Israeli judge frees Ethiopian delinquent, citing racism in society

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Activist for Ethiopian rights opposes ruling, says judge has ‘decided to give Ethiopians a leg up in a patronizing, outrageous manner’

In a controversial and precedent-setting ruling, an Israeli judge acquitted a youth of Ethiopian descent of assault citing perceived discrimination against his community.

ILLUSTRATIVE – FILE: Hundreds of Ethiopian-Israelis protest outside police headquarters in Jerusalem following release of a video clip showing police beating up an IDF soldier from the Ethiopian community. April 30, 2015. (FLASH90/Hadas Parush)

Avital Molad, a juvenile court judge, last month acquitted the youth, who resides in an institution for underage delinquents, of two separate assault charges — once by hurling objects at police during a demonstration and again for hitting a fellow inmate, Army Radio reported Wednesday.

Rather than address the charges brought against the youth, she cited in her acquittal a Ministry of Justice report published in July stating that “for years, people of Ethiopian origins are discriminated against by the establishment, citizens, in education and employment and are excluded from the public sphere as well as targeted in negative stereotyping, overtly and discretely, and are even exposed to expressions of physical and verbal violence.”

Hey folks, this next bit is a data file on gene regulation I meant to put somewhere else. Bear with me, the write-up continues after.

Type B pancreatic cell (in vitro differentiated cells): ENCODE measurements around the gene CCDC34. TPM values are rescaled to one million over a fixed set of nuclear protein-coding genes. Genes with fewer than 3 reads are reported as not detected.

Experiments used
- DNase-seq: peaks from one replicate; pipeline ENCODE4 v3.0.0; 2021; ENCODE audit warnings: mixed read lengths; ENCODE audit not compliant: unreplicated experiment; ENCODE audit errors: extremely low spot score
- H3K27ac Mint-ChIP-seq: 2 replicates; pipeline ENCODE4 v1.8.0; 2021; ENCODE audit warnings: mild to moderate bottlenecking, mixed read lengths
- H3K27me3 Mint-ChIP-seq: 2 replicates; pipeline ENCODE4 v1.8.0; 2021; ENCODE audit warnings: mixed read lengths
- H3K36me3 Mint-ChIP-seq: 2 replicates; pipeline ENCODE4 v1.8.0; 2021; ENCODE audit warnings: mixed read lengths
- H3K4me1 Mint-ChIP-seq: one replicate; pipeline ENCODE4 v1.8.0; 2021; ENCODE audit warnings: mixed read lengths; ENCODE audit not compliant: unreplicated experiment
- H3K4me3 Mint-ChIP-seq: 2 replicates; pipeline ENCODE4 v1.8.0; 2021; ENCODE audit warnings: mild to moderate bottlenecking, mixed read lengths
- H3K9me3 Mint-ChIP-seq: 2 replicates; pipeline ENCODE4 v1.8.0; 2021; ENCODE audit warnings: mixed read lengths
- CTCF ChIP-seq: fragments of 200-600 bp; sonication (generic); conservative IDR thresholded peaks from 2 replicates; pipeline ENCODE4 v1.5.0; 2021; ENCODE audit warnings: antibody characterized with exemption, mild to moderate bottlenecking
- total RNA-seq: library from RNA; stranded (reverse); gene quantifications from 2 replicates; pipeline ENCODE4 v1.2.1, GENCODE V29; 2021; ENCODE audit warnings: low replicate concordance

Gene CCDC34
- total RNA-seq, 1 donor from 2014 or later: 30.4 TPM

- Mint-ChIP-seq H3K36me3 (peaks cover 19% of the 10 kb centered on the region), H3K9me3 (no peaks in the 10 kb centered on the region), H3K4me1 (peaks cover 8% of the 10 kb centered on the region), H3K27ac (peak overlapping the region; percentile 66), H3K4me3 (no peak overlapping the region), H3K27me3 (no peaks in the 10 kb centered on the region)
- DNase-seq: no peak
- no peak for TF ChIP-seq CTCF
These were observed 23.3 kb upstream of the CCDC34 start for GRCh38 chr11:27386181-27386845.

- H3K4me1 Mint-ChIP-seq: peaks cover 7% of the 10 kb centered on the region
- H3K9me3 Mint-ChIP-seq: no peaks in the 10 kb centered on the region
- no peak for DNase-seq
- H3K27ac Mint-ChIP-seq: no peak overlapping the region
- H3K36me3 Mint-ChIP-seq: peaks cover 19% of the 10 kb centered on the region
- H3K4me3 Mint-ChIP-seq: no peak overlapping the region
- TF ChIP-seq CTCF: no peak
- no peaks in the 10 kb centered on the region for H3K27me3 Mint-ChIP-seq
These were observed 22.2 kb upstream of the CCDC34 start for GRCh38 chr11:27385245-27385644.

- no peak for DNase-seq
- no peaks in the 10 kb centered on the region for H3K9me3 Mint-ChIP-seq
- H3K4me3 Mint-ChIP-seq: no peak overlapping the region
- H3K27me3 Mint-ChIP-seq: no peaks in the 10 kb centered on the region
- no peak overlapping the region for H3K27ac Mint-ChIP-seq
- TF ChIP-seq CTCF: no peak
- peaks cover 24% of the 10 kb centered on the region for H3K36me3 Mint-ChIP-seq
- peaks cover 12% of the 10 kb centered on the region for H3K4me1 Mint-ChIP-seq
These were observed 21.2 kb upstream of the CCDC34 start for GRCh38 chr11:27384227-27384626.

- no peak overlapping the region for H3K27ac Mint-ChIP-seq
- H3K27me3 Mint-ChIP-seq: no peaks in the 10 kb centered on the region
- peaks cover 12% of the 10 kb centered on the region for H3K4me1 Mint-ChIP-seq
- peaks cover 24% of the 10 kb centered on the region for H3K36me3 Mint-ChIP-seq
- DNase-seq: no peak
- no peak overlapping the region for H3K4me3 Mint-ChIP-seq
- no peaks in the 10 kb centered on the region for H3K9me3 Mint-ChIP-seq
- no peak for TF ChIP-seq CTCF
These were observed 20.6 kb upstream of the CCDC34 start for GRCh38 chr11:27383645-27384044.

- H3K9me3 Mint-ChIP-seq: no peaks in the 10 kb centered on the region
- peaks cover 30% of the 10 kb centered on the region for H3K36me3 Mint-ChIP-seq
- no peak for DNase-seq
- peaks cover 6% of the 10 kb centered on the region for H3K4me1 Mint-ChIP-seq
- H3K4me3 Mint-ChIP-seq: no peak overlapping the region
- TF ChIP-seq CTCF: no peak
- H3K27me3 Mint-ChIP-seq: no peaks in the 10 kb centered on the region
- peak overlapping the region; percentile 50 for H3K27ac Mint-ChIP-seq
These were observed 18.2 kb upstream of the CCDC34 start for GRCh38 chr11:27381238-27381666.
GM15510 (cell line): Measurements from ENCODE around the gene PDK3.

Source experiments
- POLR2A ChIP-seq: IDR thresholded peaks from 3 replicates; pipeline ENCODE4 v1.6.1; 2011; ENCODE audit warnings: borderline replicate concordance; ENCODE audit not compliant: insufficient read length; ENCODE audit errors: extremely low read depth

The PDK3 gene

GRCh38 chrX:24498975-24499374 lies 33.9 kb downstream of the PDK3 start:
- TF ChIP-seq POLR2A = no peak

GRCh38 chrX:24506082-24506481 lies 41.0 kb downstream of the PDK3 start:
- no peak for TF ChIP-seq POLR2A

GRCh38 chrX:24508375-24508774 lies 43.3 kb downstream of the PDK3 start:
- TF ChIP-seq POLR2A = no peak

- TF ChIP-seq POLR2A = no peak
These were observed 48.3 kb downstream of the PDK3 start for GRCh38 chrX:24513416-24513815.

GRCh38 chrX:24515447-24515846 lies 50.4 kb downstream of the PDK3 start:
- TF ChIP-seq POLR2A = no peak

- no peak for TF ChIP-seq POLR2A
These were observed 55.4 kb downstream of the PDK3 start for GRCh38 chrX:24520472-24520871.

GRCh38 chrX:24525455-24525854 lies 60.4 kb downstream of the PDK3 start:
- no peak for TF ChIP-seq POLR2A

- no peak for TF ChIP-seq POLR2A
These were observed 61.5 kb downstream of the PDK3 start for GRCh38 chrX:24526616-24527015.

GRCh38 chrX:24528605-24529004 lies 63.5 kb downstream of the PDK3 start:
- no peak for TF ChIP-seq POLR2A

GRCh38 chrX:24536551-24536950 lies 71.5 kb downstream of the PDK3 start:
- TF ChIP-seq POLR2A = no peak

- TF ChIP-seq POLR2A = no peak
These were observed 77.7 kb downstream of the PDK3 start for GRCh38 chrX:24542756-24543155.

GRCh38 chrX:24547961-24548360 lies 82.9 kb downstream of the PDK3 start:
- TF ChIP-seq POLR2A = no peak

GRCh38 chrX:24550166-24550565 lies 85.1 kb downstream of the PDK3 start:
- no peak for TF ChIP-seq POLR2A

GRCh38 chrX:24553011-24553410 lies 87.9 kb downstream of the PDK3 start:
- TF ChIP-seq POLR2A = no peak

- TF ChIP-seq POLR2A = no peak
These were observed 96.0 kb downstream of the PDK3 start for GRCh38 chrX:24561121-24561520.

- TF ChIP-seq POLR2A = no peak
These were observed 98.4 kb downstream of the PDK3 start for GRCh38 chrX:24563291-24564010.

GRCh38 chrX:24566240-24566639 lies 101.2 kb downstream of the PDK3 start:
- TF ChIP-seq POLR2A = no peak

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Noting the report’s assertion that Ethiopian Israelis have an outsize proportion of juvenile delinquency, and citing the youth’s “family situation,” Molad wrote: “In some cases, the court must take a clear stance to encourage and back minors in correctional frameworks.”

The defendant had agreed to be committed into the institution where he lives following previous altercations involving violence, Army Radio reported.

She was letting off the defendant, who was not named because he is underage, “to send a clear message to minors generally and specifically to ones from the Ethiopian community that a youth who submits to correctional frameworks with dormitory conditions will receive considerable consideration even if they are charged with serious offenses.”

The defendant’s lawyer called the ruling a legal milestone, but a prominent member of the Ethiopian-Israeli community of some 140,000 — half of whom were born in Israel to parents who immigrated from the 1980s onward – condemned it as promoting inequality and patronizing.

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Danny Adino Abebe, a well-known journalist and activist for the rights of Ethiopian Israelis, told Army Radio on Thursday that the judiciary is no place for affirmative action because this “does irreparable damage to the principle of equality before the law.”

Molad, he added, “decided to give Ethiopians a leg up in a patronizing, insulting and quite outrageous manner.”

Source: The Times of Israel

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